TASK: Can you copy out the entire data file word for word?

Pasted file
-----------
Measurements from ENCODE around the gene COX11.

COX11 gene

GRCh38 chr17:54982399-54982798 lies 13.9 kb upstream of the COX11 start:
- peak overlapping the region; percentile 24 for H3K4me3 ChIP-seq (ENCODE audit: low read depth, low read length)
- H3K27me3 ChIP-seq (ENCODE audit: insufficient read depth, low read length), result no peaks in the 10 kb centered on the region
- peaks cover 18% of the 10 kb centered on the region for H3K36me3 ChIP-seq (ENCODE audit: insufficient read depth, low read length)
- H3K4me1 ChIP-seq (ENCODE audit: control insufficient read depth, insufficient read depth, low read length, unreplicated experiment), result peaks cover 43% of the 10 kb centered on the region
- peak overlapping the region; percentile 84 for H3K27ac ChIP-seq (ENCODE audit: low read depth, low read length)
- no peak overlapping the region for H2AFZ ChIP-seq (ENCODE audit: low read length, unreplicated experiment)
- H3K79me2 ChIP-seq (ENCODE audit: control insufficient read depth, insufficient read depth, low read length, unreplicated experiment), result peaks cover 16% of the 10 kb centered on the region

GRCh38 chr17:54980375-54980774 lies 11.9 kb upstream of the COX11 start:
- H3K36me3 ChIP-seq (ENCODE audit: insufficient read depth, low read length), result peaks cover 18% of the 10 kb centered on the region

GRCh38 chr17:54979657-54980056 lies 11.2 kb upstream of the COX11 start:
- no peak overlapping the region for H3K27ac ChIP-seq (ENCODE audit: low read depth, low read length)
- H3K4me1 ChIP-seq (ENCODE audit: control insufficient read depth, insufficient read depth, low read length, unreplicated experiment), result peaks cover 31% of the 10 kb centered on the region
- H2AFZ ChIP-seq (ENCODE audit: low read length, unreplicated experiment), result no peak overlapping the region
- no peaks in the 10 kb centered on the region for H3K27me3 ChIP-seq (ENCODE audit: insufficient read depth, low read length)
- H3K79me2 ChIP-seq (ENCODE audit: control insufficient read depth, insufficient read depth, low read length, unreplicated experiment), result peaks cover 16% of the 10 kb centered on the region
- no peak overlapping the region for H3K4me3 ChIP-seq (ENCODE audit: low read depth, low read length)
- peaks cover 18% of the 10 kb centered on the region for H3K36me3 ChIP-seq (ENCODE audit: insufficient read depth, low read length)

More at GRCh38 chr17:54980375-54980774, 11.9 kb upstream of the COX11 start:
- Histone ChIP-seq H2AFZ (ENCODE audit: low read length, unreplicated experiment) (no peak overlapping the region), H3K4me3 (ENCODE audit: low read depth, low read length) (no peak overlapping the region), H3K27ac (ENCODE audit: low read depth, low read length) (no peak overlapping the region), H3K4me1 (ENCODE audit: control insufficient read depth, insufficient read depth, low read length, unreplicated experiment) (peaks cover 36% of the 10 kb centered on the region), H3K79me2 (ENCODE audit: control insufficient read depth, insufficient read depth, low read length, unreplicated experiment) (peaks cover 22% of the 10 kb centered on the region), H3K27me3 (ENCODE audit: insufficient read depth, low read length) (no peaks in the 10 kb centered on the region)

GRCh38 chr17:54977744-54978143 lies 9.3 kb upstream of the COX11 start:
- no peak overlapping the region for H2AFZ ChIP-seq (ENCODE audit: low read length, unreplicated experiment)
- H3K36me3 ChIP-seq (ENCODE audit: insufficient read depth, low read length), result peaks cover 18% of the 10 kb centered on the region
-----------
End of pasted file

Measurements from ENCODE around the gene COX11.

COX11 gene

GRCh38 chr17:54982399-54982798 lies 13.9 kb upstream of the COX11 start:
- peak overlapping the region; percentile 24 for H3K4me3 ChIP-seq (ENCODE audit: low read depth, low read length)
- H3K27me3 ChIP-seq (ENCODE audit: insufficient read depth, low read length), result no peaks in the 10 kb centered on the region
- peaks cover 18% of the 10 kb centered on the region for H3K36me3 ChIP-seq (ENCODE audit: insufficient read depth, low read length)
- H3K4me1 ChIP-seq (ENCODE audit: control insufficient read depth, insufficient read depth, low read length, unreplicated experiment), result peaks cover 43% of the 10 kb centered on the region
- peak overlapping the region; percentile 84 for H3K27ac ChIP-seq (ENCODE audit: low read depth, low read length)
- no peak overlapping the region for H2AFZ ChIP-seq (ENCODE audit: low read length, unreplicated experiment)
- H3K79me2 ChIP-seq (ENCODE audit: control insufficient read depth, insufficient read depth, low read length, unreplicated experiment), result peaks cover 16% of the 10 kb centered on the region

GRCh38 chr17:54980375-54980774 lies 11.9 kb upstream of the COX11 start:
- H3K36me3 ChIP-seq (ENCODE audit: insufficient read depth, low read length), result peaks cover 18% of the 10 kb centered on the region

GRCh38 chr17:54979657-54980056 lies 11.2 kb upstream of the COX11 start:
- no peak overlapping the region for H3K27ac ChIP-seq (ENCODE audit: low read depth, low read length)
- H3K4me1 ChIP-seq (ENCODE audit: control insufficient read depth, insufficient read depth, low read length, unreplicated experiment), result peaks cover 31% of the 10 kb centered on the region
- H2AFZ ChIP-seq (ENCODE audit: low read length, unreplicated experiment), result no peak overlapping the region
- no peaks in the 10 kb centered on the region for H3K27me3 ChIP-seq (ENCODE audit: insufficient read depth, low read length)
- H3K79me2 ChIP-seq (ENCODE audit: control insufficient read depth, insufficient read depth, low read length, unreplicated experiment), result peaks cover 16% of the 10 kb centered on the region
- no peak overlapping the region for H3K4me3 ChIP-seq (ENCODE audit: low read depth, low read length)
- peaks cover 18% of the 10 kb centered on the region for H3K36me3 ChIP-seq (ENCODE audit: insufficient read depth, low read length)

More at GRCh38 chr17:54980375-54980774, 11.9 kb upstream of the COX11 start:
- Histone ChIP-seq H2AFZ (ENCODE audit: low read length, unreplicated experiment) (no peak overlapping the region), H3K4me3 (ENCODE audit: low read depth, low read length) (no peak overlapping the region), H3K27ac (ENCODE audit: low read depth, low read length) (no peak overlapping the region), H3K4me1 (ENCODE audit: control insufficient read depth, insufficient read depth, low read length, unreplicated experiment) (peaks cover 36% of the 10 kb centered on the region), H3K79me2 (ENCODE audit: control insufficient read depth, insufficient read depth, low read length, unreplicated experiment) (peaks cover 22% of the 10 kb centered on the region), H3K27me3 (ENCODE audit: insufficient read depth, low read length) (no peaks in the 10 kb centered on the region)

GRCh38 chr17:54977744-54978143 lies 9.3 kb upstream of the COX11 start:
- no peak overlapping the region for H2AFZ ChIP-seq (ENCODE audit: low read length, unreplicated experiment)
- H3K36me3 ChIP-seq (ENCODE audit: insufficient read depth, low read length), result peaks cover 18% of the 10 kb centered on the region